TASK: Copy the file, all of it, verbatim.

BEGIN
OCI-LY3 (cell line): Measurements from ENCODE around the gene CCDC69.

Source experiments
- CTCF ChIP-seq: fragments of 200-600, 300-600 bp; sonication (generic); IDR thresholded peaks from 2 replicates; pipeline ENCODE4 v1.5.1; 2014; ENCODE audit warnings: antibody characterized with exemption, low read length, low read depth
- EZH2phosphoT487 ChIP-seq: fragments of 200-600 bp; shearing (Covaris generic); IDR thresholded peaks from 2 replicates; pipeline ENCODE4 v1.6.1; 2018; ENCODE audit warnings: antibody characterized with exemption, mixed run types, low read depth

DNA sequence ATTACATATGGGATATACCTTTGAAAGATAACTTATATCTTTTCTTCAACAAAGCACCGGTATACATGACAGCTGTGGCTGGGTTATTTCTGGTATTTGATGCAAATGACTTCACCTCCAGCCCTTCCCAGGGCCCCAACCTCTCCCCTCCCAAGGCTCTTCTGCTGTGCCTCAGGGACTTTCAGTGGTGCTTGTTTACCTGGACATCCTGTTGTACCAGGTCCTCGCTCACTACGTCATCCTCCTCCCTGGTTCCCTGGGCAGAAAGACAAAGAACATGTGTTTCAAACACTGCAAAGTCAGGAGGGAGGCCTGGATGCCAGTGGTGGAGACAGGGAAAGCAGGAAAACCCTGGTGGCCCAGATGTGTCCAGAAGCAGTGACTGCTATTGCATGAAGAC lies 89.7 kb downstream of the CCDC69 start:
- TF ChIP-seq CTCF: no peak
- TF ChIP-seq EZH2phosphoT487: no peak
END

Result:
OCI-LY3 (cell line): Measurements from ENCODE around the gene CCDC69.

Source experiments
- CTCF ChIP-seq: fragments of 200-600, 300-600 bp; sonication (generic); IDR thresholded peaks from 2 replicates; pipeline ENCODE4 v1.5.1; 2014; ENCODE audit warnings: antibody characterized with exemption, low read length, low read depth
- EZH2phosphoT487 ChIP-seq: fragments of 200-600 bp; shearing (Covaris generic); IDR thresholded peaks from 2 replicates; pipeline ENCODE4 v1.6.1; 2018; ENCODE audit warnings: antibody characterized with exemption, mixed run types, low read depth

DNA sequence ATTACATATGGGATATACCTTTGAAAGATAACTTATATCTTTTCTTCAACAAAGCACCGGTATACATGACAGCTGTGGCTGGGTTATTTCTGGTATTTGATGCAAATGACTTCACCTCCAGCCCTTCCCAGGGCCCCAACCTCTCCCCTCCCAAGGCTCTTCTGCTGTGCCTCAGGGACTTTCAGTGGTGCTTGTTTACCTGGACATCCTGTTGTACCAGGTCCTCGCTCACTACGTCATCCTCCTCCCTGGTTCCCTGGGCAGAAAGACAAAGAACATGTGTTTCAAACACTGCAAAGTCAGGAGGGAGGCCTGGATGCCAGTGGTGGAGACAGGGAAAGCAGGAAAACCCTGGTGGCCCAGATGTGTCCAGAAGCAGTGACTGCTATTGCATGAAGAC lies 89.7 kb downstream of the CCDC69 start:
- TF ChIP-seq CTCF: no peak
- TF ChIP-seq EZH2phosphoT487: no peak